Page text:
Review of the General Meeting of the German Colloid Society„Multi-responsive Systems“ and the 3rd Workshop ”Fluorescence Correlation Spectroscopy in Soft Matter Science” at the Physics Department, Technical University of Munich

Interdisciplinary research at Technische Universität München gains more and more importance. Colloid science is a strongly interdisciplinary research field, reaching from chemical synthesis over characterization of the resulting functional, soft materials and their theoretical description as well as their applications, e.g. in the pharmaceutical domain. The findings and the resulting materials are nowadays commonplace, but also offer numerous possibilities for the development of functional or „smart“ materials. One example of many are hydrogels, which are used in food, but also in medical drug delivery or as functional coatings. Therefore, it was obious that Technische Universität München hosted the biannual General Meeting of the German Colloid Society in October 2017.

The German Colloid Society was founded in 1922; thus, is is one of the oldest scientific societies in Germany. This year’s General Meeting took place at the Physics Department and was themed „Multiresponsive Systems“, because intensive research is done in this field at the Physics and the Chemistry Department as well as at the Maier-Leibnitz-Zentrum.

Responsive (“smart”) materials react to an outer stimulus (e.g. a small change of temperature or of the pH value) with a strong change of their volume or their structure, for instance. Multiresponsive systems respond to several stimuli and are based on the combination of several, differently responsive polymers or colloids. They offer numerous applications, e.g. as injectable gels for medical drug delivery or as smart emulsifiers. Both, modern synthesis methods and advanced characterization methods are necessary to follow the switching processes in-situ and to achieve a profound understanding of the switching mechanisms, which allows tuning the materials for the desired application.

These challenges were discussed at this year’s General Meeting by ca. 150 scientists who participated, half of which were master and PhD students. Excellent talks were given by the seven invited speakers coming from, among others, Japan, Canada, Greece and The Netherlands. Moreover, this year’s prizes of the Colloid Society were awarded: the Ostwald award to Reinhard Lipowsky (MPI für Kolloid- und Grenzflächenforschung, Potsdam), the Steinkopff award to Rainer Müller (FU Berlin), the Liesegang award to Regine von Klitzing (TU Darmstadt) and the Zsigmondy stipend to Annette Andrieu-Brunsen (TU Darmstadt). The Springer lecture was held by Mitsuhiro Shibayama (University of Tokyo, Japan). 42 special lectures in three parallel sessions as well as 80 posters gave and impression of the actual progress in the field of colloid science and especially multiresponsive systems. At the conference dinner in Augustinerkeller, the Ramersdorfer Tanzlmusi played traditional Bavarian music, and the participants enjoyed Bavarian beer and food. The Springer poster prize was awarded to Qimeng Song (Uni Siegen). In a guided tour through the neutron source FRM II, the participants could get an impression how modern neutron methods are used for investigations of colloidal and responsive systems. The meeting was kindly sponsored by several companies as well as the International Research Group ATUMS.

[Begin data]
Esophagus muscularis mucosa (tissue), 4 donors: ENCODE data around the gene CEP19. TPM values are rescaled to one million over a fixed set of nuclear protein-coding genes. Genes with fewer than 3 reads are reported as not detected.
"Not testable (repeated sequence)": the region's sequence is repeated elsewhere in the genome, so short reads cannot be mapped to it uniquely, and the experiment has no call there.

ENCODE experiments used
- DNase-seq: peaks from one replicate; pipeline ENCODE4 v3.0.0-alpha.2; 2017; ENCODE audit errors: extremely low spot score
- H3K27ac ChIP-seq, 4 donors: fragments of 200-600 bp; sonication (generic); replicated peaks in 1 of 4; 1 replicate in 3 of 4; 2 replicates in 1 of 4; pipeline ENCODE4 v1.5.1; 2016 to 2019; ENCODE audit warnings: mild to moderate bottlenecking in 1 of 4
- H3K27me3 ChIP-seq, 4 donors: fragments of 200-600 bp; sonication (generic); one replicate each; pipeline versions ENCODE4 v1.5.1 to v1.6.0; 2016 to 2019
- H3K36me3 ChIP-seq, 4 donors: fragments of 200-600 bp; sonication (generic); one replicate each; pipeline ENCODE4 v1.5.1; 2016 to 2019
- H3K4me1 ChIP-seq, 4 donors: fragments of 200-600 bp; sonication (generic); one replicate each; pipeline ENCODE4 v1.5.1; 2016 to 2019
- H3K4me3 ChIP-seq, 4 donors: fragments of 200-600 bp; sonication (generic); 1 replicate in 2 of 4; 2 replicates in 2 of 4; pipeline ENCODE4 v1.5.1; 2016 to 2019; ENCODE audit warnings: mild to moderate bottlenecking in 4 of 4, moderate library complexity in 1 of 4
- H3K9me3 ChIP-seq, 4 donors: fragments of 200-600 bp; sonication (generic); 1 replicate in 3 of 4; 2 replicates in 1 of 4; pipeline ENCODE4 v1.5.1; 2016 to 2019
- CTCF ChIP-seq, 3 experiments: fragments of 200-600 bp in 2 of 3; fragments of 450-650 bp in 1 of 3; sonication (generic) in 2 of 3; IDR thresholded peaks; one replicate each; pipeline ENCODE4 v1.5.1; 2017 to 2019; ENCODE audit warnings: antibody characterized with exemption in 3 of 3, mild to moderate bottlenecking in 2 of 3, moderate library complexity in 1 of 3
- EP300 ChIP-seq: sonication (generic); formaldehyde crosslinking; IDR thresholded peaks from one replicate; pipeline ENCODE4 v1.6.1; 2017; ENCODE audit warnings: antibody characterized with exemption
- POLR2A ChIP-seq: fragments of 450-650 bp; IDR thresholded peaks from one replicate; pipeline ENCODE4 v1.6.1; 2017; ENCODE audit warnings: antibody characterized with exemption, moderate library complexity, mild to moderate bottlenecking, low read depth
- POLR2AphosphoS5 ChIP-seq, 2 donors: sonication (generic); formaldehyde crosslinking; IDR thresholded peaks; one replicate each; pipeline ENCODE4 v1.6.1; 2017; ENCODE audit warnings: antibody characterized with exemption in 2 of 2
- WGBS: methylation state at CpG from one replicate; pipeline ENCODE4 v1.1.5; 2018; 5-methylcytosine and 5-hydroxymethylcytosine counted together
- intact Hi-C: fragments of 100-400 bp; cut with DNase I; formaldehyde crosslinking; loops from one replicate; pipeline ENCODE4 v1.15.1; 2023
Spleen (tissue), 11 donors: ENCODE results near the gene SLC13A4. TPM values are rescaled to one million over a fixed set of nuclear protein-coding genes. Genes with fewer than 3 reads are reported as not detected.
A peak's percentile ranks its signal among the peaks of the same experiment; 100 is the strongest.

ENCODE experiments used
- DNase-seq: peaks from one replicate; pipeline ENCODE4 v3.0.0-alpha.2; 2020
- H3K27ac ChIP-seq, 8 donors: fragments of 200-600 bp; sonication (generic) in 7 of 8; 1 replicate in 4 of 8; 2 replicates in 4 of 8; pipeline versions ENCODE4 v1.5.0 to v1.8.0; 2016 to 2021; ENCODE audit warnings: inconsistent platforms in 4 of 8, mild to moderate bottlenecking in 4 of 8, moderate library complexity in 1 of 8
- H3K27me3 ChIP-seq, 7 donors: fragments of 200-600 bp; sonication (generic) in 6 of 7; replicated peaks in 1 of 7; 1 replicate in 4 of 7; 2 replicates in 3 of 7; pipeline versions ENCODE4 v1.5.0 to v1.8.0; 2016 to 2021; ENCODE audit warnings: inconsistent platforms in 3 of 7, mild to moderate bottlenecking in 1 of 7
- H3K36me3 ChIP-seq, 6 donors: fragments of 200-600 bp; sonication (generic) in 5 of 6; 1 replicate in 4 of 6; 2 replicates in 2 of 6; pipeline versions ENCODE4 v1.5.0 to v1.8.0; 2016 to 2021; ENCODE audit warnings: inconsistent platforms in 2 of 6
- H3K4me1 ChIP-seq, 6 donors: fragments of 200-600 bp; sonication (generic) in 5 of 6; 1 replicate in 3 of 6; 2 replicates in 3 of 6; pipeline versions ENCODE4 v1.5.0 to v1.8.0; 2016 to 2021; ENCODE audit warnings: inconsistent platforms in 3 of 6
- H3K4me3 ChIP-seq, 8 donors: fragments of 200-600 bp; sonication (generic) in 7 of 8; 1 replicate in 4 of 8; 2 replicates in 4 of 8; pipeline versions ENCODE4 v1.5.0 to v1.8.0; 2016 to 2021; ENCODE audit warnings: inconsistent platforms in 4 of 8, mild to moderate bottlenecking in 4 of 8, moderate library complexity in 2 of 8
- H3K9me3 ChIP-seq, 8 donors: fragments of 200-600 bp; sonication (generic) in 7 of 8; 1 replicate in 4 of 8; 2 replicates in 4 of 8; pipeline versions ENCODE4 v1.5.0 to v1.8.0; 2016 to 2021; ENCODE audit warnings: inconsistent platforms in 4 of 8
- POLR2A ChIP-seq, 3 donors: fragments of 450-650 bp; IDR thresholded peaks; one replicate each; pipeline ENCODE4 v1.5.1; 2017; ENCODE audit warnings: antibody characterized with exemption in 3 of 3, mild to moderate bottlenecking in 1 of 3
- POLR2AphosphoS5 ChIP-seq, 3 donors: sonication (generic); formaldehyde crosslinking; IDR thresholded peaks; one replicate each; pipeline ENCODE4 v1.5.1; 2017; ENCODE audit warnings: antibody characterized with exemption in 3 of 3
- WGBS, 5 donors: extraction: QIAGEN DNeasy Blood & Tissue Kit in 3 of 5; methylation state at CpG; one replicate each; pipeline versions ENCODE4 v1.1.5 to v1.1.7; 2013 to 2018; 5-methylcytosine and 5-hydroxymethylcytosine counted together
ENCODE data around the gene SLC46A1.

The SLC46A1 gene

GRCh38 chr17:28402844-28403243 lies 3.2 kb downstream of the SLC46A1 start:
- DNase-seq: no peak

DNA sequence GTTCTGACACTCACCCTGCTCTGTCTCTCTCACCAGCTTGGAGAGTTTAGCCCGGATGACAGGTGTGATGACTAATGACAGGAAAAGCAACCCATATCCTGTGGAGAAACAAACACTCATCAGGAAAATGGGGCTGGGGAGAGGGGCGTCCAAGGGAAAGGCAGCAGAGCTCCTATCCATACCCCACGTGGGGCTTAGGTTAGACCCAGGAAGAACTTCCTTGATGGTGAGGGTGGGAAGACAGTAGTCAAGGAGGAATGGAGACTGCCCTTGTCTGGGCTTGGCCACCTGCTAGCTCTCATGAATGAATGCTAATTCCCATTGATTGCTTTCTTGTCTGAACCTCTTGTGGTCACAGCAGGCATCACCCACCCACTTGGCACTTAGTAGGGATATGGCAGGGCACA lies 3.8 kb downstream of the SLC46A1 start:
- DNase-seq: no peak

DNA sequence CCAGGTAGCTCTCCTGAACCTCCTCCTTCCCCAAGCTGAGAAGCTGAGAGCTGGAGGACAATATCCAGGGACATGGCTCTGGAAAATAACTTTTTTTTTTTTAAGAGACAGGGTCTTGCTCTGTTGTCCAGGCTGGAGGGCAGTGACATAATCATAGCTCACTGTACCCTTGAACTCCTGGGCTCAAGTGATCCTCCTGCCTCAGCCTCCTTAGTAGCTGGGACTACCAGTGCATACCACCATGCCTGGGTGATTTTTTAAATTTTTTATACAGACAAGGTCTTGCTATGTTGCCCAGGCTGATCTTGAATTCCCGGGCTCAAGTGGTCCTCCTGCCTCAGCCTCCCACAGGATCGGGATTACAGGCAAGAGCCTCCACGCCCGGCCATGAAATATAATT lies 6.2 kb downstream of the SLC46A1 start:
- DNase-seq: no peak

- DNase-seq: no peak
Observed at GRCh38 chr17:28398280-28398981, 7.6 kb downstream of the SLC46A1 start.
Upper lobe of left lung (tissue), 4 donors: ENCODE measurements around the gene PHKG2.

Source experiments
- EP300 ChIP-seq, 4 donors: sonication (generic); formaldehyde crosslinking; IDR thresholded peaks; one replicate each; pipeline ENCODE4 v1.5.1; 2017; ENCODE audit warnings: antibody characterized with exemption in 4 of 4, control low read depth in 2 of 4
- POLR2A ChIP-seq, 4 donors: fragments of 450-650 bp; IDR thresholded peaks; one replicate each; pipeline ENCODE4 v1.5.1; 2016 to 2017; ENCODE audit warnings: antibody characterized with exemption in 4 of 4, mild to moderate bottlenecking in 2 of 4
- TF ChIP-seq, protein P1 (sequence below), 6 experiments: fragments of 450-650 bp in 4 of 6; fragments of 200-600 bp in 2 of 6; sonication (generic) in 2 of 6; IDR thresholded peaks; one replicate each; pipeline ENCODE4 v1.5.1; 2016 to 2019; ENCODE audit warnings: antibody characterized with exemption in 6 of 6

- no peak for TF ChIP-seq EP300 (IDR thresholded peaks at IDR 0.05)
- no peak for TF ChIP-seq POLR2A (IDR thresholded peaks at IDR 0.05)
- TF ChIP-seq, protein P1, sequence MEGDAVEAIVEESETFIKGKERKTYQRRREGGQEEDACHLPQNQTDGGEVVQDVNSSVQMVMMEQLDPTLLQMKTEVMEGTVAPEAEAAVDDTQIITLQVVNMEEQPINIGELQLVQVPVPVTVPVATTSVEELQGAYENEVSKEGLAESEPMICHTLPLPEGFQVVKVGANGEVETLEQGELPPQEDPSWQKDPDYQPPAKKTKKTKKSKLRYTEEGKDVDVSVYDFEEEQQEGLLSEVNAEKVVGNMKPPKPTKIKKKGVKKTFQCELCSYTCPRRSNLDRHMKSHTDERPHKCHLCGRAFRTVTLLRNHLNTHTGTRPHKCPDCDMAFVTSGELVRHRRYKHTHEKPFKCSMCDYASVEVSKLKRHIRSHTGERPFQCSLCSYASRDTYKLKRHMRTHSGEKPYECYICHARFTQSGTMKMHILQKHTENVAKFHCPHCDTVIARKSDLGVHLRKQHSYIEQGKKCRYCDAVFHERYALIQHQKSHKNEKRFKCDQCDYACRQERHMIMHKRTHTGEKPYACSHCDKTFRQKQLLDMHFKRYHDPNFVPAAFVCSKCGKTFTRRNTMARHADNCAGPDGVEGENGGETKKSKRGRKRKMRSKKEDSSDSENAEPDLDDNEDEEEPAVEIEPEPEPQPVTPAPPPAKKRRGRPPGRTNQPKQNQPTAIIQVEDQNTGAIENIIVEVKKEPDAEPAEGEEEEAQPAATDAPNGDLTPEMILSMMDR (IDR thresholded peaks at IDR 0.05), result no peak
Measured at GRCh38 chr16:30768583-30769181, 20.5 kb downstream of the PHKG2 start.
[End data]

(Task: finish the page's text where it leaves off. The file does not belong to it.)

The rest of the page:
Fluorescence correlation spectroscopy is an extremely sensitive method for the spatially resolved determination of the dynamics in soft matter and is thus well-suited to investigate multiresponsive systems. Therefore, after the general meeting of the Colloid Society, the 3rd workshop „Fluorescence Correlation Spectroscopy in Soft Matter Science“ was held at the Physics Department. More than 40 scientists and students participated in this one-day workshop, which was characterized by intense discussion about the possibilities of this method in the fields of polymer, colloid and life sciences. Three invited speakers from Munich, Basel and Zurich as well as 11 short talks gave an impression about the most recent developments. Among others, fluorescence correlation spectroscopy may be used to characterize the dynamic properties of artificial cell membranes or to investigate the effect of blood proteins on polymeric nanoparticles which are used for chemotherapy.

The participants of both events were enthusiastic, especially about the possibilities for broad scientific exchange and the hearty atmosphere. For us, it was a pleasure to host these events.

 The organizers Christine M. Papadakis (TUM), Peter Müller-Buschbaum (TUM) and Dominik Wöll (RWTH Aachen)